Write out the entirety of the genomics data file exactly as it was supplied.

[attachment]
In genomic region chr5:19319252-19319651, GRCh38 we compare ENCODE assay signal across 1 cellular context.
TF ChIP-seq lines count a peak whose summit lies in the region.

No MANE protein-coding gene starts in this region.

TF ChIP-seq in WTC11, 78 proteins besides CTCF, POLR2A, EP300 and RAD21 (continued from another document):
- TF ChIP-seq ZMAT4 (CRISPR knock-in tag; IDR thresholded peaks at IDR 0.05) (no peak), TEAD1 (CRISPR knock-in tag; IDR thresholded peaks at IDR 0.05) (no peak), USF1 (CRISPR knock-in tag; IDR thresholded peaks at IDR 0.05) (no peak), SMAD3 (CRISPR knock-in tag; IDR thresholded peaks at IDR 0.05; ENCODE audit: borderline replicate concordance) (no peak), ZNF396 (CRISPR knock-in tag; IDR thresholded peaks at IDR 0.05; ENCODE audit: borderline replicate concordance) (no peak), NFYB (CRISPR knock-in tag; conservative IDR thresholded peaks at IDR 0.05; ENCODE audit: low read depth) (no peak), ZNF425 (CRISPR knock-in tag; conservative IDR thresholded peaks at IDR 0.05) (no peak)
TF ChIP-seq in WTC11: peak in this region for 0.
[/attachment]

In genomic region chr5:19319252-19319651, GRCh38 we compare ENCODE assay signal across 1 cellular context.
TF ChIP-seq lines count a peak whose summit lies in the region.

No MANE protein-coding gene starts in this region.

TF ChIP-seq in WTC11, 78 proteins besides CTCF, POLR2A, EP300 and RAD21 (continued from another document):
- TF ChIP-seq ZMAT4 (CRISPR knock-in tag; IDR thresholded peaks at IDR 0.05) (no peak), TEAD1 (CRISPR knock-in tag; IDR thresholded peaks at IDR 0.05) (no peak), USF1 (CRISPR knock-in tag; IDR thresholded peaks at IDR 0.05) (no peak), SMAD3 (CRISPR knock-in tag; IDR thresholded peaks at IDR 0.05; ENCODE audit: borderline replicate concordance) (no peak), ZNF396 (CRISPR knock-in tag; IDR thresholded peaks at IDR 0.05; ENCODE audit: borderline replicate concordance) (no peak), NFYB (CRISPR knock-in tag; conservative IDR thresholded peaks at IDR 0.05; ENCODE audit: low read depth) (no peak), ZNF425 (CRISPR knock-in tag; conservative IDR thresholded peaks at IDR 0.05) (no peak)
TF ChIP-seq in WTC11: peak in this region for 0.